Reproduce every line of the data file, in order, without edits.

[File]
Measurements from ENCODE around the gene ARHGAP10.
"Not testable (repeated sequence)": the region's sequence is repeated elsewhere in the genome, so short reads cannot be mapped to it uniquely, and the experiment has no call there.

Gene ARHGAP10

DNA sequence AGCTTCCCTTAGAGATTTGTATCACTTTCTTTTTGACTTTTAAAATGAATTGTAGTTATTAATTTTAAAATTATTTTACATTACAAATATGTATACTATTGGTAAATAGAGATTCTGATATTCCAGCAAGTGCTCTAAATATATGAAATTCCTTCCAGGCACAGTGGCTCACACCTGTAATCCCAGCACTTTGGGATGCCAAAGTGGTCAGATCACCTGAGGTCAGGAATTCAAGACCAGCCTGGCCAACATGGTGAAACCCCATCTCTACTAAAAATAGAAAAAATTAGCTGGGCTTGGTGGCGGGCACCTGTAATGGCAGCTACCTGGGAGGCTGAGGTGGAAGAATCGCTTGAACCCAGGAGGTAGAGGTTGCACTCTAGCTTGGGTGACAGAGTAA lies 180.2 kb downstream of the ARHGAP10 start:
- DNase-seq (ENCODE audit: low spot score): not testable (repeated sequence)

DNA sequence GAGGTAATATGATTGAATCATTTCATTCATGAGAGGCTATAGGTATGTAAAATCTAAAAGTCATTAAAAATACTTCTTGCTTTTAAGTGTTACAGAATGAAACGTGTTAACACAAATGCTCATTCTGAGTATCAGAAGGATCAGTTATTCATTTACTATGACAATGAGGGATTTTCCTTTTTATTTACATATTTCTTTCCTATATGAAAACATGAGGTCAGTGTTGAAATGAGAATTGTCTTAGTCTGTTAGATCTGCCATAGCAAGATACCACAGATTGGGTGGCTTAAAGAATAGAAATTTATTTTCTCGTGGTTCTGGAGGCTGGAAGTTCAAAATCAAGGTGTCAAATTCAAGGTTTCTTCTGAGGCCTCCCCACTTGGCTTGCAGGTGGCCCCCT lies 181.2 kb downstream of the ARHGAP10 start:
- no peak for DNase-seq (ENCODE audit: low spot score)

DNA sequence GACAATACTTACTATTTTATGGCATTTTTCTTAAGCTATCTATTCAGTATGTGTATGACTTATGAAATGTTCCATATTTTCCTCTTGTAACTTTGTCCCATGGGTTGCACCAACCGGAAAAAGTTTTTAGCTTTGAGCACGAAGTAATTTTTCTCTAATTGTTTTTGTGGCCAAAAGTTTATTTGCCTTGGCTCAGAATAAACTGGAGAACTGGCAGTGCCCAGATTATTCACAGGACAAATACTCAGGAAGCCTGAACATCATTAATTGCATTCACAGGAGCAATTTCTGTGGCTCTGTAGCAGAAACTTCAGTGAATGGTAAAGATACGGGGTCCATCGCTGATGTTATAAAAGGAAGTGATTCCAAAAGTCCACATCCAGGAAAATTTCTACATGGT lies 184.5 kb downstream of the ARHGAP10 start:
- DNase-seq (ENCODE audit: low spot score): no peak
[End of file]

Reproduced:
Measurements from ENCODE around the gene ARHGAP10.
"Not testable (repeated sequence)": the region's sequence is repeated elsewhere in the genome, so short reads cannot be mapped to it uniquely, and the experiment has no call there.

Gene ARHGAP10

DNA sequence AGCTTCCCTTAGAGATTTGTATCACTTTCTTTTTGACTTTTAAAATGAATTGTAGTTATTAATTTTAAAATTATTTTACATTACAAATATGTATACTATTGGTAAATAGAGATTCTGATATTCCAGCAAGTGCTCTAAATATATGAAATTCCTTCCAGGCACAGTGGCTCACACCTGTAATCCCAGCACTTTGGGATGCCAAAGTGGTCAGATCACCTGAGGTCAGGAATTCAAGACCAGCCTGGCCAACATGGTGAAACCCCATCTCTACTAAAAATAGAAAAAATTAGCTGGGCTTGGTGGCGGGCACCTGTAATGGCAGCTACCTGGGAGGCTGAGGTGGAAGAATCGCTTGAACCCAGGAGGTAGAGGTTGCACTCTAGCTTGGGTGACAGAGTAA lies 180.2 kb downstream of the ARHGAP10 start:
- DNase-seq (ENCODE audit: low spot score): not testable (repeated sequence)

DNA sequence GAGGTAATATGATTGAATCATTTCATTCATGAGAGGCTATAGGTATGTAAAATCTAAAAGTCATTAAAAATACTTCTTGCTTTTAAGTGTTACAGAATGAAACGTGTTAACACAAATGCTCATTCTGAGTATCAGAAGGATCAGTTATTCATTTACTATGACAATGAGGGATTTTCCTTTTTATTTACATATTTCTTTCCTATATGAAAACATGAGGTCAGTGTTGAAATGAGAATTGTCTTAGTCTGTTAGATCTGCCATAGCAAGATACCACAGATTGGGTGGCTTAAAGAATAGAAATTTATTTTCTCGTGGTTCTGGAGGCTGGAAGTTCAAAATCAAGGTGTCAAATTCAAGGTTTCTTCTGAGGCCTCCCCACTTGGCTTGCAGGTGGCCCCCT lies 181.2 kb downstream of the ARHGAP10 start:
- no peak for DNase-seq (ENCODE audit: low spot score)

DNA sequence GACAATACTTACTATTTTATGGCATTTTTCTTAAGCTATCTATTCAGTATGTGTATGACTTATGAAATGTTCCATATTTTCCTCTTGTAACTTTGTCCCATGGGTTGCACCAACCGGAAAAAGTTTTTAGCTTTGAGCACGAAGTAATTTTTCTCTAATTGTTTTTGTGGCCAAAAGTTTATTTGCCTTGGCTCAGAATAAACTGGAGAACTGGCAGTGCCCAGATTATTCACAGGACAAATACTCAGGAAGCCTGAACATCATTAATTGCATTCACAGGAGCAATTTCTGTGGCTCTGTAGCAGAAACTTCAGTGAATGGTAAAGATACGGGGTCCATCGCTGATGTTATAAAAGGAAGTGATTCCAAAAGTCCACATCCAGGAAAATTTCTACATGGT lies 184.5 kb downstream of the ARHGAP10 start:
- DNase-seq (ENCODE audit: low spot score): no peak